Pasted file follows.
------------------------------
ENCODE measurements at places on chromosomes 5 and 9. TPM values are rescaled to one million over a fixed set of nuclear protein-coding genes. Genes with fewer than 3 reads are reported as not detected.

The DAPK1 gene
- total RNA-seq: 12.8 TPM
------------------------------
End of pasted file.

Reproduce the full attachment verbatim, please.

ENCODE measurements at places on chromosomes 5 and 9. TPM values are rescaled to one million over a fixed set of nuclear protein-coding genes. Genes with fewer than 3 reads are reported as not detected.

The DAPK1 gene
- total RNA-seq: 12.8 TPM